- modifies the definition of control for securities and securities entitlements in 8-106 to clean up language about a party having control on behalf of another and to add the sentence that a person has control of a security entitlement if another person other than the transferor of an interest in the security entitlement acknowledges it has control on their behalf
- provides new rules for controllable accounts and controllable payment intangibles, which respectively are accounts with respect to which the account debtor has promised to pay the person in control of the record and payment intangibles in which the account debtor has promised to pay the person in control of the payments intangible
- amends the definition of chattel paper in several ways
- updates the definition of “control” for deposit accounts to make clear that if someone has control on your behalf, then you have control
- redefines the definition of “electronic chattel paper control” in 9-106 to illuminate or modify the current safe harbor and to provide updated rules for a situation in which there is not a single authoritative copy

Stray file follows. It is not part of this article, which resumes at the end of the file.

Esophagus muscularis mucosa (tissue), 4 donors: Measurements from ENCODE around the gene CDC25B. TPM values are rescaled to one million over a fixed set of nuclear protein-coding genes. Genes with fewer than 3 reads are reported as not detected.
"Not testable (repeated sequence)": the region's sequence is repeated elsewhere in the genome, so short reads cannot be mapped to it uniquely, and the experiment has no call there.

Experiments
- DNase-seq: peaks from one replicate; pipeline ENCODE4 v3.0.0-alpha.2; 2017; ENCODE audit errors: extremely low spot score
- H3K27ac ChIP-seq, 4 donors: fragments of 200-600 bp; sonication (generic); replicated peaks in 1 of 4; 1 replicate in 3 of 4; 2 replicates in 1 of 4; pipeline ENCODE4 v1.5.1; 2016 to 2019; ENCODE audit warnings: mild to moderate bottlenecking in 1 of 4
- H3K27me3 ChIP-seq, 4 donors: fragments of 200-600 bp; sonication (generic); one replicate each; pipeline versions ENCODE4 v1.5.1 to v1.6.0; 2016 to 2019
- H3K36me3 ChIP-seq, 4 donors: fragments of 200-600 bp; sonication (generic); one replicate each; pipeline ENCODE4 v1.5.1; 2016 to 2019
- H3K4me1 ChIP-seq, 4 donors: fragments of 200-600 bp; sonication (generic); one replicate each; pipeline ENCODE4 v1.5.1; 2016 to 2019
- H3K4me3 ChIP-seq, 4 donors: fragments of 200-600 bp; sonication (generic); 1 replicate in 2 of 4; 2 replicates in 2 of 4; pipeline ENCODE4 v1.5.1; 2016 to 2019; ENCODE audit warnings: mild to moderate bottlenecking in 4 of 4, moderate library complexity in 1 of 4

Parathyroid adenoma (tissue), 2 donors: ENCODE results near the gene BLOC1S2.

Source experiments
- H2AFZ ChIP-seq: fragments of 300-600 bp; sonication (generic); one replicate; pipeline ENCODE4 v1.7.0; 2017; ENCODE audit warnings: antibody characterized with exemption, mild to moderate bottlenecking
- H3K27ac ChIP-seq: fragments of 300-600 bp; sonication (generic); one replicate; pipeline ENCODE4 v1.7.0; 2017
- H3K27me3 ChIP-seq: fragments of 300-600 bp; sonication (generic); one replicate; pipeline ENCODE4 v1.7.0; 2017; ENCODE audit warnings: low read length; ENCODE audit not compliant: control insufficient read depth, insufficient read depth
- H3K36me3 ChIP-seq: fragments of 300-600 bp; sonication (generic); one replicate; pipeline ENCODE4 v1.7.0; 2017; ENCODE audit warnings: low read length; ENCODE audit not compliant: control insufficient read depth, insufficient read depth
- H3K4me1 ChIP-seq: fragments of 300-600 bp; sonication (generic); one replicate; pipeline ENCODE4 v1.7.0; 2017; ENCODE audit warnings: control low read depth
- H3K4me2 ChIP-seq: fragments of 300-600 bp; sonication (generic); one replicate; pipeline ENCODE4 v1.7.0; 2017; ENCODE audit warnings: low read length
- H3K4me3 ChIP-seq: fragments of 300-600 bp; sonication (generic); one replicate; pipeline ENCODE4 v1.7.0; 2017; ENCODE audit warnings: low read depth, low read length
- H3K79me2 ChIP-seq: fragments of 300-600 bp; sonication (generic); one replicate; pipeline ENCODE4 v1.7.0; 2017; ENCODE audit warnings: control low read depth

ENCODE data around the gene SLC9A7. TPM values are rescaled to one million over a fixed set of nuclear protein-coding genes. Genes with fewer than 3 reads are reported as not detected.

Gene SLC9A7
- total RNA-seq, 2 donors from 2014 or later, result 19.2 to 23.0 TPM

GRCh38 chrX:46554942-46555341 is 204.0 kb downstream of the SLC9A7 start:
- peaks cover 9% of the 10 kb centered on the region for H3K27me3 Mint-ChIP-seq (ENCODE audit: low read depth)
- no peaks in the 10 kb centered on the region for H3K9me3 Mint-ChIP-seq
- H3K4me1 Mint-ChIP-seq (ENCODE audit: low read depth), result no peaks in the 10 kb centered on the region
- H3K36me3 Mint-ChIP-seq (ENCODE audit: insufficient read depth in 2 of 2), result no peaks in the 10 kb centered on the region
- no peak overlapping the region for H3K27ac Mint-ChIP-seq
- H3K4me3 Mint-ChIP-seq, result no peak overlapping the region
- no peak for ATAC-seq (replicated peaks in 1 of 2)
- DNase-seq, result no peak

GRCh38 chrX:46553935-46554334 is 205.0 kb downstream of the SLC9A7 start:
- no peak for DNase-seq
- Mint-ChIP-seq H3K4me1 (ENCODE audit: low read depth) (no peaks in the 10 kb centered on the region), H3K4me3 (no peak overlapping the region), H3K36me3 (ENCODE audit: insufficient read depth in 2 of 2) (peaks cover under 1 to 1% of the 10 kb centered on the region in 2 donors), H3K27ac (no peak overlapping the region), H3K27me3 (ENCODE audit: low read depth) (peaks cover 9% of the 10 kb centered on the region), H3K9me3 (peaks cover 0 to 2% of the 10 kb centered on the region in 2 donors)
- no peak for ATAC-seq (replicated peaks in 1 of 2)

- adds a new rule for control over electronic money, similar to the definition of control over a controllable electronic record, which focuses on the power to avail oneself of substantially all of the benefit and the exclusive power to prevent others from availing themselves of substantially all of the benefit and to transfer control
- updates the duties of a secured party in 9-208 to track the new types of collateral
- creates new choice of law rules for electronic chattel paper and hybrid chattel paper and also for controllable accounts and controllable payment intangibles
- updates perfection by filing and perfection by control rules to address new and revised forms of collateral
- amends 9–317 to include “takes free” rules for certain buyers of digital assets
- provides that a security interest in controllable accounts, controllable electronic records, and controllable payment intangibles may be perfected either by filing or control and that perfection by control has priority over perfection by filing
- amends Part VI of Article 9 to provide more detail on what is a recognized market for purposes of remedies on collateral
- creates Article 12 of the UCC to address controllable electronic records, which include certain digital assets held or traded on the blockchain
- defines “controllable electronic record,” creates a concept of control of controllable electronic records, and provides that a party who takes control of a controllable electronic record receives negotiability
- includes a new governing law provision applicable to Article 12
Sidley lawyers have been deeply involved in the drafting process for the new rules. We will be happy to discuss how they apply to you.
This post is as of the posting date stated above. Sidley Austin LLP assumes no duty to update this post or post about any subsequent developments having a bearing on this post.